Scientists Warn of Bacterial 'Alien Invasion' Caused by Space Missions

Scientists have warned of a potential "alien invasion;" the risk doesn't come from extraterrestrials arriving in their spacecraft, but from bacteria hitching a ride home on ours.

McGill University researcher Anthony Ricciardi and colleagues warn that our increased activity beyond the limits of Earth's atmosphere brings with it the danger of micro-bacterial contamination. In a paper published in the journal Bioscience, the authors address the risk of biological contamination from space and highlight the need for biosecurity measures to limit the threat.

The team points out that despite considerable microbial caution among space agencies "bacterial strains exhibiting extreme resistance to ionizing radiation, desiccation, and disinfectants" have been discovered in NASA clean rooms used for spacecraft assembly.

Scientists were warning as early as 2013 that extreme radiation-resistant microorganisms that can survive the extreme conditions of space could jeopardize sample return missions, and could even ruin our chance of detecting life elsewhere in the solar system.

As we haven't discovered alien life, even bacterial life, the risk may seem negligible. But researchers have discovered strains of bacteria in space completely unknown on Earth. These have evolved from Earth bacteria on the International Space Station, a unique and isolated environment.

The possibility of introducing bacteria to space environments in this way and then bringing their evolutionary offspring home means researchers' concern isn't just for Earth. They warn of bacteria being carried to alien worlds such as Mars and prospering there.

"For a mission to Mars, for example, the risk of survival and proliferation of introduced terrestrial organisms is thought to be low and an even more negligible risk might be ascribed to the event in which a living organism from Mars is transported to Earth, subsequently released, and colonizes its new environment," they added.

The authors say such biological invasions could be compared to extreme natural or technological disasters such as major earthquakes or nuclear meltdowns. This is because though rare such "invasions" could have dangerous consequences.

That means, the researchers wrote, the risks merit unique safeguards. They added: "Protocols for early detection, hazard assessment, rapid response, and containment procedures currently employed for invasive species on Earth could be adapted for dealing with potential extraterrestrial contaminants."

The authors point out that such "alien" invasions aren't unheard of, unspoiled regions of our planet have been contaminated by excursions from other regions.

"Biological invasions—the human-assisted spread of organisms into novel environments, in which such species are most often termed "alien"—are a threat to ecosystem sustainability and human well-being," they wrote. "Owing to human activities, the rate of spread of alien microbes, invertebrates, vertebrates, and plants across the planet is unprecedentedly high with no sign of saturation."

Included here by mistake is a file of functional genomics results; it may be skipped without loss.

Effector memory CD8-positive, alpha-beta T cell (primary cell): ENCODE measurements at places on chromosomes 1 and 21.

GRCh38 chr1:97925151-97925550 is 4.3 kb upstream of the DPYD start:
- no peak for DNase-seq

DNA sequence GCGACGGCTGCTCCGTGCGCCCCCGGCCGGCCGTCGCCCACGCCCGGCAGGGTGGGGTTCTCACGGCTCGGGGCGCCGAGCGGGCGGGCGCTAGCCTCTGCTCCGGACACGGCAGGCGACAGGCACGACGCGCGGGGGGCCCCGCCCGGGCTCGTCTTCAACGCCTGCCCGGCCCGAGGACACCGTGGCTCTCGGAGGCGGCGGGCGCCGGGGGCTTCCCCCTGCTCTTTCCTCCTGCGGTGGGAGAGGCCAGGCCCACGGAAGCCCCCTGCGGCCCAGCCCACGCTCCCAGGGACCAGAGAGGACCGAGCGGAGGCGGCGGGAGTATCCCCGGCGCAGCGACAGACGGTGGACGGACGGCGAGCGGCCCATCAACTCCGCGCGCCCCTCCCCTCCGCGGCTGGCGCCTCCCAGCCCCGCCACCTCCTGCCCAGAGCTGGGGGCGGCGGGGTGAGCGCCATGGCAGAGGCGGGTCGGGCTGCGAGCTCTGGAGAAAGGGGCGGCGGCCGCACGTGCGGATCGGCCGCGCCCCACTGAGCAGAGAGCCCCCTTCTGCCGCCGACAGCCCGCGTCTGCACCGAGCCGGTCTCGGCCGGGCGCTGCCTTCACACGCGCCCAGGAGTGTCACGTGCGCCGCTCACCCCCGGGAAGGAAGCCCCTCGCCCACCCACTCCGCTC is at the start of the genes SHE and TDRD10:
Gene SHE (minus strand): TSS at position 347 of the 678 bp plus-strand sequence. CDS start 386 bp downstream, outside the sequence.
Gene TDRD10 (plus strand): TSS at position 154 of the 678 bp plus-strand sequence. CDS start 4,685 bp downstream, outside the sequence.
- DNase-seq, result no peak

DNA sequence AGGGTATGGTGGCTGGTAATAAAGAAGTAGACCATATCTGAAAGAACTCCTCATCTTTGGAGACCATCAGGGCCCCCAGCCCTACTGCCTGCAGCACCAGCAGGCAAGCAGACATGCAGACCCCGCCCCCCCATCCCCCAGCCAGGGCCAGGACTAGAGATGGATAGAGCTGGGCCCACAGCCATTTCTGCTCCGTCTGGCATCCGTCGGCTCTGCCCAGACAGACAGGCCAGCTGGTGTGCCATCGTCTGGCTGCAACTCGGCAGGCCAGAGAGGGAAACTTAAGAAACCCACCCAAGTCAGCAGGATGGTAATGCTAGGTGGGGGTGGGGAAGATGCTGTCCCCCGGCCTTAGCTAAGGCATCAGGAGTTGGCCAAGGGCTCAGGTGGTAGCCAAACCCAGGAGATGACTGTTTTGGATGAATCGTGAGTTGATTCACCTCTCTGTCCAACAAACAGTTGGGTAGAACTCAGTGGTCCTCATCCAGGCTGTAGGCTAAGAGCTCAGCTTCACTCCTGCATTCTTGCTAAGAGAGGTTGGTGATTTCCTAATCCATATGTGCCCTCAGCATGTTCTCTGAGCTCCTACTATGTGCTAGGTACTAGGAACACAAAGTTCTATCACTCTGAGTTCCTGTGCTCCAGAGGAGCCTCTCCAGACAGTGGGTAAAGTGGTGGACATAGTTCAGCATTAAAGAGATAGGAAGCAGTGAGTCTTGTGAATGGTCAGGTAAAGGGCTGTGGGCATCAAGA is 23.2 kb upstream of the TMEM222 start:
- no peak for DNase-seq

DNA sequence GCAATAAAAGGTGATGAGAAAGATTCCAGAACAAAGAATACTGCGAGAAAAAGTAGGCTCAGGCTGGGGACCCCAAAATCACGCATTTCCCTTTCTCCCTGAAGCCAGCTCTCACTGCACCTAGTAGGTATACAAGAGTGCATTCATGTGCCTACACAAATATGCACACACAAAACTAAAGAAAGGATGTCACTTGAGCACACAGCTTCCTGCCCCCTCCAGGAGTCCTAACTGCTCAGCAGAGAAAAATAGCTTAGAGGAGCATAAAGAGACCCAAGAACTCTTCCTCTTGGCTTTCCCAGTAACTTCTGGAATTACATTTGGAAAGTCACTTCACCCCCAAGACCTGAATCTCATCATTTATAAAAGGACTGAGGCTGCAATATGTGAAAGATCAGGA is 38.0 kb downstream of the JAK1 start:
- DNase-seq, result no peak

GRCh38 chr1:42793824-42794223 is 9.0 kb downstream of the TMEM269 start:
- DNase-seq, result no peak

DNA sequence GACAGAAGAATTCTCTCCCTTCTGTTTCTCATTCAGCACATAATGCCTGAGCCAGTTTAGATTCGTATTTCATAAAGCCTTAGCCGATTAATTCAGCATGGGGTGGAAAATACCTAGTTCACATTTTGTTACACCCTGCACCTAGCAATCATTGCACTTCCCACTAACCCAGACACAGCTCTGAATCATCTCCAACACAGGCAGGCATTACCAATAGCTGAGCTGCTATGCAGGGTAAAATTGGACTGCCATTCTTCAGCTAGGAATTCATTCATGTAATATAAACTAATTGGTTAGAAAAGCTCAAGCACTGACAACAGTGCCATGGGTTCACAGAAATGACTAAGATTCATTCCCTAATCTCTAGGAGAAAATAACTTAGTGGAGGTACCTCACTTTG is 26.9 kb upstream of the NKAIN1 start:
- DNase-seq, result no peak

The authors point out that even the remotest alpine, polar, and deep ocean regions of the Earth have been invaded with recent evidence showing that humans have inadvertently introduced drug-resistant enteric bacteria into the Antarctic ecosystem, which has gone on to infect wildlife such as seabirds and seals.

And humans are already contaminating space.

One striking example of humans launching an "alien invasion" of another world, albeit inadvertently, happened in 2019 when Israel's Beresheet mission crash-landed on the moon. The craft was carrying tardigrades, microscopic animals which are known for their ability to survive extreme conditions. This includes the extreme heat and cold, as well as the vacuum of space and heavy-duty doses of radiation.

Tests conducted after the crash exposed the animals also referred to as "water bears" to the kind of extreme velocities they would have experienced in the crash. These tests showed that, despite their hardiness, the microscopic creatures were unlikely to have survived the impact on the lunar surface.

Concluding their paper the authors empathize the need for greater collaboration between invasion biologists and astrobiologists. They wrote:

"[This] would enhance existing international protocols for planetary biosecurity—both for Earth and for extraterrestrial bodies that could contain life."

Bacterial Invasion.
The Earth against a sea of bacteria. Scientists have warned that space agencies must be aware of the potential contamination of our planet with bacteria from space. Getty